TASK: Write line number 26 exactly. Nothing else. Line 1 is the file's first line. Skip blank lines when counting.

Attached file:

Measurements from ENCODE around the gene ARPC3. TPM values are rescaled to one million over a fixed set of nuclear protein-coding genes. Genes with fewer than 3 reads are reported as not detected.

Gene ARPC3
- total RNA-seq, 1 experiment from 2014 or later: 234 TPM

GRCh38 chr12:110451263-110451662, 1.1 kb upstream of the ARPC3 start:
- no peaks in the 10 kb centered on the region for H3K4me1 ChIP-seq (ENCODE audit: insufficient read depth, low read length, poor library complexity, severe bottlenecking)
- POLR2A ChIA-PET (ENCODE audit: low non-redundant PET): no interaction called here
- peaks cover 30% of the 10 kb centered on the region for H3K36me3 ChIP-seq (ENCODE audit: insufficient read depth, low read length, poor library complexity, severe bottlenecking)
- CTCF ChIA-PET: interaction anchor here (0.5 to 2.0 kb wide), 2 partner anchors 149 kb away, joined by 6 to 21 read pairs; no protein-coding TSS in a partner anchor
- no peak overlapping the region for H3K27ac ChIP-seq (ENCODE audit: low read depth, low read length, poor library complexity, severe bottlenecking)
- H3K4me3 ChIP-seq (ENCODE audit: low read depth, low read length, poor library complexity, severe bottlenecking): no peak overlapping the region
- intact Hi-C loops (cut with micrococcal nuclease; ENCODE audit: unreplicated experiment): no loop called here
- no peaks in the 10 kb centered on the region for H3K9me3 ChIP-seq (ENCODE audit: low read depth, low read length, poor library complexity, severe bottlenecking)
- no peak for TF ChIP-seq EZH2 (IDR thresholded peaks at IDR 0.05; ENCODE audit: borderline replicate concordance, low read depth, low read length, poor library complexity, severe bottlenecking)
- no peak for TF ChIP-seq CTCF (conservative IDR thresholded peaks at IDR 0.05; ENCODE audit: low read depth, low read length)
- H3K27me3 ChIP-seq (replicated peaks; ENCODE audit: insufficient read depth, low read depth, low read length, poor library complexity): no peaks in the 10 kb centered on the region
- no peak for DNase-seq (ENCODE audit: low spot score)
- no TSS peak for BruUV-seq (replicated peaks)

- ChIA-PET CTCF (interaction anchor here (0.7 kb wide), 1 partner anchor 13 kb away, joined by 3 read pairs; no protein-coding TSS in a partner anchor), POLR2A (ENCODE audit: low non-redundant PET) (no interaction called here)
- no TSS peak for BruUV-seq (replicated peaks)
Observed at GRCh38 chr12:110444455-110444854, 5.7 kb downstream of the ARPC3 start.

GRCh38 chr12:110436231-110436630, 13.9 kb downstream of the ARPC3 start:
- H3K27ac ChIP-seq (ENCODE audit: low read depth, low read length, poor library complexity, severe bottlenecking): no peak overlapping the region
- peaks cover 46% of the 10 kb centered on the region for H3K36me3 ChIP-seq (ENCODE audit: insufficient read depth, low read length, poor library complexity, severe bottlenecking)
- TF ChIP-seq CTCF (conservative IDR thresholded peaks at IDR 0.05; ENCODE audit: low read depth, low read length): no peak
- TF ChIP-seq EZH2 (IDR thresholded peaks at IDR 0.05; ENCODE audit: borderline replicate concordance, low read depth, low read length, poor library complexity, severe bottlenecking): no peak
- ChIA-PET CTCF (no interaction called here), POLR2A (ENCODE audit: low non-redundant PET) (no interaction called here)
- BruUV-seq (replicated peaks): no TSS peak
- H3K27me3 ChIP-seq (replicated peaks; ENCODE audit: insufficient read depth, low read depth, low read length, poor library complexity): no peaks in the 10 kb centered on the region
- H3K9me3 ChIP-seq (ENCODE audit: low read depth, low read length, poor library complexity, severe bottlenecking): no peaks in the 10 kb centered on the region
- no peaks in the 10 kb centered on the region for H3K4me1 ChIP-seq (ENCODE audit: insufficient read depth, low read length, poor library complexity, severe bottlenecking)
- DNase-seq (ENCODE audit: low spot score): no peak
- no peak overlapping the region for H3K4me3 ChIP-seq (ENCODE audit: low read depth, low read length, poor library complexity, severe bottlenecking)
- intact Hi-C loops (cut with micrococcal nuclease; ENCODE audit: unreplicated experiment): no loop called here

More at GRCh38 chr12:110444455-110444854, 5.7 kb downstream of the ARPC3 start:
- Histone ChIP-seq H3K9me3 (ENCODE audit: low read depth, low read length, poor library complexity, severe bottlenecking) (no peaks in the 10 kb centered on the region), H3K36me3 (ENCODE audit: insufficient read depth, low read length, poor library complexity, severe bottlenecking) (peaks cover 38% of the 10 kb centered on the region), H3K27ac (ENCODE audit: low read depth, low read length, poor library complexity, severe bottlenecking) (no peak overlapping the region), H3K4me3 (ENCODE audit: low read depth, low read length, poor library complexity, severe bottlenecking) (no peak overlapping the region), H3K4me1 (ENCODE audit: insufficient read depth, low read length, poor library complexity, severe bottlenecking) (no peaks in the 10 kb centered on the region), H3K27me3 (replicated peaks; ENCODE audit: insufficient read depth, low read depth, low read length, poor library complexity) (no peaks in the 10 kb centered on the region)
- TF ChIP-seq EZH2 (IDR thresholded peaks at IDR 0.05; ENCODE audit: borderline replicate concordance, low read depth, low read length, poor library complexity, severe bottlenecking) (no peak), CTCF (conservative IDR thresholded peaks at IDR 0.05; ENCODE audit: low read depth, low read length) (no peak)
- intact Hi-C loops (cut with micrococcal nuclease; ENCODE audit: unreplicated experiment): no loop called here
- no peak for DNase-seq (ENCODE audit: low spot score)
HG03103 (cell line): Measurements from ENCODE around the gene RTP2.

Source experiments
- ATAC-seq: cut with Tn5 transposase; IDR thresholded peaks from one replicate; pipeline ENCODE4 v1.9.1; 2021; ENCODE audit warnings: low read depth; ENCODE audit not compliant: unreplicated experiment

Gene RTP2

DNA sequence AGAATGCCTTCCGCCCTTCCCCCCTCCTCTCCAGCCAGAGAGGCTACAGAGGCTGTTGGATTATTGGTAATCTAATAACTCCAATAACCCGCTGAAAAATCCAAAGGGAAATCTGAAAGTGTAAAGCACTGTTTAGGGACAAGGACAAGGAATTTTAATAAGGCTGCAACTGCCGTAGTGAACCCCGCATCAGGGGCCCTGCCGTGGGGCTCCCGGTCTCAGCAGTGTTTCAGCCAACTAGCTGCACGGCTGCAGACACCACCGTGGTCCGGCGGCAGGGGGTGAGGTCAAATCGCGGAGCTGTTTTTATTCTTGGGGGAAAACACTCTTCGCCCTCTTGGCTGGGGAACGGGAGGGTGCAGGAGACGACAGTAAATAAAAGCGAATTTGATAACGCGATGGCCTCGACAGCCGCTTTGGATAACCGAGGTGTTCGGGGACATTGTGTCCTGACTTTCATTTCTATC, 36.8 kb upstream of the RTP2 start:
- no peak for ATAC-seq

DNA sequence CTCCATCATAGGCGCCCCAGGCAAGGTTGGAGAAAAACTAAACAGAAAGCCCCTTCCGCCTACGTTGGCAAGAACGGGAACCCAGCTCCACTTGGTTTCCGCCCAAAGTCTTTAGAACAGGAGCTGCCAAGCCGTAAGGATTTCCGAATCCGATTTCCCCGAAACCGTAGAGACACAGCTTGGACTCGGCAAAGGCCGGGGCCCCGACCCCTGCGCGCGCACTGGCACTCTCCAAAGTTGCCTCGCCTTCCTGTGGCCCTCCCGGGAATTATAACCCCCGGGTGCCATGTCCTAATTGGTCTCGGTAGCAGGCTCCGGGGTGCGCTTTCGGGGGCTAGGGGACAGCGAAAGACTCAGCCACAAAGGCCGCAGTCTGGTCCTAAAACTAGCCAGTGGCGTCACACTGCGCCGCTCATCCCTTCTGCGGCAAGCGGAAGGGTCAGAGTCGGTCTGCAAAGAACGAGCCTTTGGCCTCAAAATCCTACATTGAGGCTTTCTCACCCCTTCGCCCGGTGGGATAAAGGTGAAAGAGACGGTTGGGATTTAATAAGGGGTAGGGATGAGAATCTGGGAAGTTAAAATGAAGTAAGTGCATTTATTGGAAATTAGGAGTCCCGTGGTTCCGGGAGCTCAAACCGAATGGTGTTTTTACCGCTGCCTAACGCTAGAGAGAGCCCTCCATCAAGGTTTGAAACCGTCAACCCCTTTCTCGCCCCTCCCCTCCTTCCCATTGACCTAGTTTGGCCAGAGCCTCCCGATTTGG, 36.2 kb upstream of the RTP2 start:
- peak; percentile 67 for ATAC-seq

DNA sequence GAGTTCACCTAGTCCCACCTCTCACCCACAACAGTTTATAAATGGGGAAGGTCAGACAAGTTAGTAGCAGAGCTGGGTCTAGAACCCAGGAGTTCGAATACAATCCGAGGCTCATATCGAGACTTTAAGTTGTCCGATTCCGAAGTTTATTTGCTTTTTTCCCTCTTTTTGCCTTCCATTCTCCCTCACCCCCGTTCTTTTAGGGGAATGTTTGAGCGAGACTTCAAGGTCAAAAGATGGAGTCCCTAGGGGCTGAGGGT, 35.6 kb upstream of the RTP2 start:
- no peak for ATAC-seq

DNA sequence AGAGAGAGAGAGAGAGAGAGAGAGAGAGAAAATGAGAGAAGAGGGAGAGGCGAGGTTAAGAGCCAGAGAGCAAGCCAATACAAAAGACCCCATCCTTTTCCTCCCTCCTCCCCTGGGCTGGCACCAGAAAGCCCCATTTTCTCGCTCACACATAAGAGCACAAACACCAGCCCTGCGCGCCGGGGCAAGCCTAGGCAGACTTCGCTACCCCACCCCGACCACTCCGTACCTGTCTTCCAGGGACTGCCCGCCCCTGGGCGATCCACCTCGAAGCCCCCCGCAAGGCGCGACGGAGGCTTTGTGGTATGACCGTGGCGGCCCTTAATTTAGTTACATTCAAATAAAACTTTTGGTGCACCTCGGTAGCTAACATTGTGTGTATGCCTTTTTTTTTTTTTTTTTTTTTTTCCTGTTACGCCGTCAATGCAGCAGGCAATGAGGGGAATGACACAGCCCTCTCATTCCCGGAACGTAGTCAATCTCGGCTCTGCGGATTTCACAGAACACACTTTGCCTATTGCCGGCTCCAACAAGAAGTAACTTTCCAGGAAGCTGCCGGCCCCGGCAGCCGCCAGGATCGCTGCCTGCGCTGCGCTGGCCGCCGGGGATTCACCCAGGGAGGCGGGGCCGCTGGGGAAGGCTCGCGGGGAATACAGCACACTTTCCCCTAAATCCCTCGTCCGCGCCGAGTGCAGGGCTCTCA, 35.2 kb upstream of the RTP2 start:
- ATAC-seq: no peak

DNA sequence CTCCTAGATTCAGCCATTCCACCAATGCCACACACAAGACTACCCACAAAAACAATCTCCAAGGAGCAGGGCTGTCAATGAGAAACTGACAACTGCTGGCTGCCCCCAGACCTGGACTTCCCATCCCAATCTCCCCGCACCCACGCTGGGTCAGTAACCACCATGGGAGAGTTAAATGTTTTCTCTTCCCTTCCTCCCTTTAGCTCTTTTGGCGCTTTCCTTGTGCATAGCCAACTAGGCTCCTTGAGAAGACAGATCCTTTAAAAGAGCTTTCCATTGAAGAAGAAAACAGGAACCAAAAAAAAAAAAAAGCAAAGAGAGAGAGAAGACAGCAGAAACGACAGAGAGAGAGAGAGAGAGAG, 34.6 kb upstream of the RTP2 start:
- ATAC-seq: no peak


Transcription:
- ChIA-PET CTCF (no interaction called here), POLR2A (ENCODE audit: low non-redundant PET) (no interaction called here)